Part of the attraction for many people in starting their own business is that they can be their own boss and achieve better work-life balance – yet a recent study by CGU revealed 66 percent of Aussie small business owners are sacrificing work-life balance to further their business. Both Cassie and Carly agree in can be difficult to find the right balance.

“I’m working full time and co-managing TBC so it’s very full-on. It can be hard to make sure I am really present when I do get time with my family and to not get distracted by that one last email I have to send.  My husband is also working on a startup company in the Facilities Management space so it really is chaotic at home. Luckily we managed to find an amazing Nanny who helps with the juggle and we make sure we carve out time where we can. It can be the little things like squeezing in a school pick up a week or attending the school assembly to watch our eldest present or dance that makes all the difference so I definitely do that as much as possible,” says Carly.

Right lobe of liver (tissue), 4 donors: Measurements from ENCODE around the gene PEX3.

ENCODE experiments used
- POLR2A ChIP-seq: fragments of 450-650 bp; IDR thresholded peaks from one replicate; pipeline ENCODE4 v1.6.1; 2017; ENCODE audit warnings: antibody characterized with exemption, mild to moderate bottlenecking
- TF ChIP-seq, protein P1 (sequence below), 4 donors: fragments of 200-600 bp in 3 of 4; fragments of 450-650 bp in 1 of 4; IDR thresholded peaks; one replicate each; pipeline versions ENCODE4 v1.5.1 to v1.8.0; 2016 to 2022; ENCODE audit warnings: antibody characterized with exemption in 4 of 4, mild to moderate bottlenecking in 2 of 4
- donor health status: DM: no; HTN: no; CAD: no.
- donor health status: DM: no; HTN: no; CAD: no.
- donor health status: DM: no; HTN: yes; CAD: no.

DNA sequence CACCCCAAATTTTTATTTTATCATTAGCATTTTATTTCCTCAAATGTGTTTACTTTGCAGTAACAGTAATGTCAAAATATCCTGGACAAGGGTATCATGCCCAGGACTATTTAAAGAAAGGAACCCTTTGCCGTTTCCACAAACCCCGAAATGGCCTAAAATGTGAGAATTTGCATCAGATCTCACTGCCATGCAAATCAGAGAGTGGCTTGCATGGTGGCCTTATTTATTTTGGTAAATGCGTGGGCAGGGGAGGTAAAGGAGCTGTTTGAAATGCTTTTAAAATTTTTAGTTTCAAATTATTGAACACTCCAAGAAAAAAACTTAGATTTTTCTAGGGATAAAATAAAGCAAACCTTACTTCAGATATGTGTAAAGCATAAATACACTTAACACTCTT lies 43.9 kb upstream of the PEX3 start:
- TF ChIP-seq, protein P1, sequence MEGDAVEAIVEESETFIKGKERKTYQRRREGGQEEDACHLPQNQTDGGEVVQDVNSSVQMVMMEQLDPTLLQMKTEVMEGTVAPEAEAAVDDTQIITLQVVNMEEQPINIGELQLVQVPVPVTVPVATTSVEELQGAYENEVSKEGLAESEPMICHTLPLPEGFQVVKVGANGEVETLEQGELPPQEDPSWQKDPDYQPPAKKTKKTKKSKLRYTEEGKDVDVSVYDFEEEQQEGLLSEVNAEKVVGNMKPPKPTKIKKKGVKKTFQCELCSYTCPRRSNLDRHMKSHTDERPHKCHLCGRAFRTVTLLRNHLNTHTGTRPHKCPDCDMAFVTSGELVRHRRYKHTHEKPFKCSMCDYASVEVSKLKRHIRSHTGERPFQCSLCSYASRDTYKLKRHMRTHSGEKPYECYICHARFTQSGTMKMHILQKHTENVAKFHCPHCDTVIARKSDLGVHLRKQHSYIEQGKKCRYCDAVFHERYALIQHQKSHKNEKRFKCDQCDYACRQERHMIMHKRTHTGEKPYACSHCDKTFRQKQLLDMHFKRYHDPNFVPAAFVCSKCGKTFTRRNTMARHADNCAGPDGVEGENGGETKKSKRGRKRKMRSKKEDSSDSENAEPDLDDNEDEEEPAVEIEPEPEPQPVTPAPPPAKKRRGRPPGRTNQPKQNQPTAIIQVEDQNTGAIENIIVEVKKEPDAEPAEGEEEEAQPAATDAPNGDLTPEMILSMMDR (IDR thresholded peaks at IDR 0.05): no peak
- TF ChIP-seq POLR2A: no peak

Cassie tells KBB running a business is’ absolutely rewarding’, but adds it can mean potentially you never tune out.

“My husband has always owned his own business so we are good at setting clear boundaries and it’s no different with TBC. My children are my primary focus, so TBC has to work around this. There are always the mother guilt moments or the thoughts of could I be driving TBC harder if I didn’t have the commitment of my children, but ultimately, I know that you only ever get this moment once with your family, one 3-year-old kinder concert, one opportunity to go on the Prep Excursion.

“You will absolutely make mistakes, but that is ultimately how you learn.

“At the same time, I think having something other than motherhood makes me personally a better person. I feel like I am a little bit more interesting, even if it’s just to myself for having a career, so in summary, it’s a constant juggling act! Someone once said to me ‘Cassie, women can have it all, just not at the same time’, and this is something that often pops into my head,” Cassie says.